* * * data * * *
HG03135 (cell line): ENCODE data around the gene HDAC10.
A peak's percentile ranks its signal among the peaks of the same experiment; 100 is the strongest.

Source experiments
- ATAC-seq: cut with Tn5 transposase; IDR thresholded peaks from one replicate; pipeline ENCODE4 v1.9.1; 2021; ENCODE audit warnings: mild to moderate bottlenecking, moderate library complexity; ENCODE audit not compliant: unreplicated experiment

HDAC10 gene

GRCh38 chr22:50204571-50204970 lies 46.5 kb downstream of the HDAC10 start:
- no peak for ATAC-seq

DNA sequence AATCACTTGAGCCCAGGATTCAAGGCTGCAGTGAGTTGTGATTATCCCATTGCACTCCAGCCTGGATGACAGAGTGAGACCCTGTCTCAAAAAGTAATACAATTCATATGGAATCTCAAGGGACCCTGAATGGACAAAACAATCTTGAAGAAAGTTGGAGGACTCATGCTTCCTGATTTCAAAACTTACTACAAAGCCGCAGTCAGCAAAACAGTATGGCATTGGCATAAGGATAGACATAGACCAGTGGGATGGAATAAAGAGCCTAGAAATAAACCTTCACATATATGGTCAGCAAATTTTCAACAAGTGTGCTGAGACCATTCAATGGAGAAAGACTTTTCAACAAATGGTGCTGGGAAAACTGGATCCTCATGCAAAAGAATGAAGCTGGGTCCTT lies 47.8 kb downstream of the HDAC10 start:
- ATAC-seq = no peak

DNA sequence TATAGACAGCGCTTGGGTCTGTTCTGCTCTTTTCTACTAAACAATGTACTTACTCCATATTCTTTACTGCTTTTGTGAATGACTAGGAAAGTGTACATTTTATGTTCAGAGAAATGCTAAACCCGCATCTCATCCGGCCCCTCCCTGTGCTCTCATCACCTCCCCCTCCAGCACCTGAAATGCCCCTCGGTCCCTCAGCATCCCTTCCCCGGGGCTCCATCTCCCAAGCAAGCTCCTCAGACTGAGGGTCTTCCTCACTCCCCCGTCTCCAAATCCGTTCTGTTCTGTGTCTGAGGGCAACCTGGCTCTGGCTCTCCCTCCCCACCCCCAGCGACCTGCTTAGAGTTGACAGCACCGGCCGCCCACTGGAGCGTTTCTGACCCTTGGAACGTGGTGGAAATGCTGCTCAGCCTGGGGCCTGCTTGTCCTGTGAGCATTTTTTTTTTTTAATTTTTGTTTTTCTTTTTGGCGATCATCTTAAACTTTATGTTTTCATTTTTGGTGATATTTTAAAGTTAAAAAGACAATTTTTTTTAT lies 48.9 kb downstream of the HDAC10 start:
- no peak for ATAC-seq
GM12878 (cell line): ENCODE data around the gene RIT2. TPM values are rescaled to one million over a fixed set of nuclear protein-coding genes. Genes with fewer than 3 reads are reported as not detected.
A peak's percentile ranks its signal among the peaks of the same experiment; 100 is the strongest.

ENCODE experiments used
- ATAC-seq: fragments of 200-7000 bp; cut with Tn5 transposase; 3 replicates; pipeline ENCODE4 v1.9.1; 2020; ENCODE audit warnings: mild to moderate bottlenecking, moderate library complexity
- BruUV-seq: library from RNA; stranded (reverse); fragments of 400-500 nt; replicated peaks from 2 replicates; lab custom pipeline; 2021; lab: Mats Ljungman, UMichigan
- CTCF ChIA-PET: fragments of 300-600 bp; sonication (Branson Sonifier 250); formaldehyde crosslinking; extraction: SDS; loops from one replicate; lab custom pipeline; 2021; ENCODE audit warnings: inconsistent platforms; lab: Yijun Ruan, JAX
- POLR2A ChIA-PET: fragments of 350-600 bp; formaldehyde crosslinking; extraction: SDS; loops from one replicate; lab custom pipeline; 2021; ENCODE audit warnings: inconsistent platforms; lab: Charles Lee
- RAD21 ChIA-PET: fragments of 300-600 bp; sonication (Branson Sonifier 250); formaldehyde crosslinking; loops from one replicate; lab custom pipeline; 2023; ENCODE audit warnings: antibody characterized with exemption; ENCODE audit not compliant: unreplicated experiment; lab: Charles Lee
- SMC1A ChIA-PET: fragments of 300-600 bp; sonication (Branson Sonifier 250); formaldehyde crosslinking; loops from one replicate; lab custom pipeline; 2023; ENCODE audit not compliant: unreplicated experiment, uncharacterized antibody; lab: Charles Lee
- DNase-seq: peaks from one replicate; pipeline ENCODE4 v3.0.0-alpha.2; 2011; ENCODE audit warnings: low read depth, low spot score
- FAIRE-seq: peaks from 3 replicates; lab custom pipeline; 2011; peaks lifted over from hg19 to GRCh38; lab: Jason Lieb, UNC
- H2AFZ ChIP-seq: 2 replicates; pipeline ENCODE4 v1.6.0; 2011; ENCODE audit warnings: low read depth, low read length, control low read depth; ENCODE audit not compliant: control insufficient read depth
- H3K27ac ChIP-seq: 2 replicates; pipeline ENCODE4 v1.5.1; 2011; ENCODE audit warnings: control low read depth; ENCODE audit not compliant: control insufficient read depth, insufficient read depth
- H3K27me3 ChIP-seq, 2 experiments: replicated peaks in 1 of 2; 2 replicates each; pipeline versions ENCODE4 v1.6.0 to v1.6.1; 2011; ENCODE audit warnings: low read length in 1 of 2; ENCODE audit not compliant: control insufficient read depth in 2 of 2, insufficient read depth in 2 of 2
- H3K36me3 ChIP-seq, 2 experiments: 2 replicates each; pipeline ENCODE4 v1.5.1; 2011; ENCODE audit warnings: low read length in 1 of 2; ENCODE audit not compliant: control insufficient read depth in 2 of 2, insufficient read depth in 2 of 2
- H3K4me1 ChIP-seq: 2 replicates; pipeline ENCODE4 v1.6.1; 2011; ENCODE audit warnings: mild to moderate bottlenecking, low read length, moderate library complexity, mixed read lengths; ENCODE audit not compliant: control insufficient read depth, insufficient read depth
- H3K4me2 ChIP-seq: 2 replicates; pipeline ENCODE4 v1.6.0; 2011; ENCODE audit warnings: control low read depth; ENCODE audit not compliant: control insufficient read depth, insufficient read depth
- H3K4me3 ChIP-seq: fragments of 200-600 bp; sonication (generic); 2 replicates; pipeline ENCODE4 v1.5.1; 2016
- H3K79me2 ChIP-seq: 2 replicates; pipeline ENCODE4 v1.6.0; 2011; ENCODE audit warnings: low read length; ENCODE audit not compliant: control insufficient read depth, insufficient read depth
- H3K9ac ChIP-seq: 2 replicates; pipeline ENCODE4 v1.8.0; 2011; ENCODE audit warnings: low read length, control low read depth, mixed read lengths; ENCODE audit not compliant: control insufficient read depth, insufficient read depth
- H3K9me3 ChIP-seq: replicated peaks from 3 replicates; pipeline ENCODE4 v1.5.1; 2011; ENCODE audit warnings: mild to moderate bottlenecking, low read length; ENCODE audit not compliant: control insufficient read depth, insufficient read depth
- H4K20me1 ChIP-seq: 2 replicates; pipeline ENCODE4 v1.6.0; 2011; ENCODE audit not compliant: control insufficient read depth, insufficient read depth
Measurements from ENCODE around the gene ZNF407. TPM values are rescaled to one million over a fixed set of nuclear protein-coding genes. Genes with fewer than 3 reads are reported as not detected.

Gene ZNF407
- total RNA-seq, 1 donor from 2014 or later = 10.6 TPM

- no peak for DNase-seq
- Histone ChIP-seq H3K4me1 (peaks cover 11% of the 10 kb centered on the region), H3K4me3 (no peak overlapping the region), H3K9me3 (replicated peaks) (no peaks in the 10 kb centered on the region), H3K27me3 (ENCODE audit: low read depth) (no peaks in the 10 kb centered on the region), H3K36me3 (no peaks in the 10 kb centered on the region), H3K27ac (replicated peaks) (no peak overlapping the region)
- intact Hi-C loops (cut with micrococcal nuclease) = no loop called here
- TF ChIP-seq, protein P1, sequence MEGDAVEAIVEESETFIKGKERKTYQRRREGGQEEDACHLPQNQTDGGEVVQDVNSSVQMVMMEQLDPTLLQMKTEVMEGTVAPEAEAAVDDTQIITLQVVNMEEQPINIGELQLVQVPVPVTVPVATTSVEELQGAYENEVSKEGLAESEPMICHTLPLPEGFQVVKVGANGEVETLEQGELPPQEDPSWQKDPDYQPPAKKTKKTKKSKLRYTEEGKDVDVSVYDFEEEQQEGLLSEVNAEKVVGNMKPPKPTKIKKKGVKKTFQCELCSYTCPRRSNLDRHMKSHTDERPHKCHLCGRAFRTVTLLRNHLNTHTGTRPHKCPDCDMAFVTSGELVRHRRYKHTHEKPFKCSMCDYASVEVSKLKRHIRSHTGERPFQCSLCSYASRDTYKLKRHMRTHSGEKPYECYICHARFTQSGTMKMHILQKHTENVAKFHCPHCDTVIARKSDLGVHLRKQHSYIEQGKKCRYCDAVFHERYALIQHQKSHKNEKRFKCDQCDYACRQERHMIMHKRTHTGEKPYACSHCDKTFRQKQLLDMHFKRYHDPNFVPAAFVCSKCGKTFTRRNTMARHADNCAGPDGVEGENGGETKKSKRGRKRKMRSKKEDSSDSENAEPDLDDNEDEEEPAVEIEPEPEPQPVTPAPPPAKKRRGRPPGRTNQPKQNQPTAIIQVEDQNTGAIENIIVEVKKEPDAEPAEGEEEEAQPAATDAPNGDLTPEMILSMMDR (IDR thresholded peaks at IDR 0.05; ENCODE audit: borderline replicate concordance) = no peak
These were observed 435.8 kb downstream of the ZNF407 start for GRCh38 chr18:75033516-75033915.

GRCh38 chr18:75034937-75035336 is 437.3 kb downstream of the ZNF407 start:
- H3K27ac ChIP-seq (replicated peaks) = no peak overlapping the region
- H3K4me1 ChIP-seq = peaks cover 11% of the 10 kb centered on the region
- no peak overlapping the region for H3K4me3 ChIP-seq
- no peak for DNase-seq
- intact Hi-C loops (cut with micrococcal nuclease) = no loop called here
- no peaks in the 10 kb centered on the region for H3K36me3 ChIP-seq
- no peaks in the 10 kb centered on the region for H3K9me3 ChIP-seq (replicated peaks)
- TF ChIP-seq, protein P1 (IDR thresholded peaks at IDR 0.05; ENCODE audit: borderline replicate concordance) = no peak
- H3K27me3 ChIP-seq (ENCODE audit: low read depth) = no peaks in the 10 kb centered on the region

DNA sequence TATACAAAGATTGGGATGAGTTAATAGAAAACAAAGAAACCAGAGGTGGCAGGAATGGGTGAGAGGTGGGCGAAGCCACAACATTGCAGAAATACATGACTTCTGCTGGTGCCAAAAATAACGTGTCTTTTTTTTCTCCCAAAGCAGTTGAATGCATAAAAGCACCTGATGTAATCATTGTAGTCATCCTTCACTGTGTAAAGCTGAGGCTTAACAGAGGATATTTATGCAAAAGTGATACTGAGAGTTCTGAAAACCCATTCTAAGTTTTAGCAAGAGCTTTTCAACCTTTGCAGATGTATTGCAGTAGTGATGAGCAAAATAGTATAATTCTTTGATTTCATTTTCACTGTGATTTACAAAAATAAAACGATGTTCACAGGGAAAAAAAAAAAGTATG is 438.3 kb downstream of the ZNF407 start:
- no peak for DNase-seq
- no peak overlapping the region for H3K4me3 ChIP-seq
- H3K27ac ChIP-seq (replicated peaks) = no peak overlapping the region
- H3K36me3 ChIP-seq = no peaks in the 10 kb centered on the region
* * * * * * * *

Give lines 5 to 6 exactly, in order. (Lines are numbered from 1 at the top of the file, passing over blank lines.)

HDAC10 gene

GRCh38 chr22:50204571-50204970 lies 46.5 kb downstream of the HDAC10 start: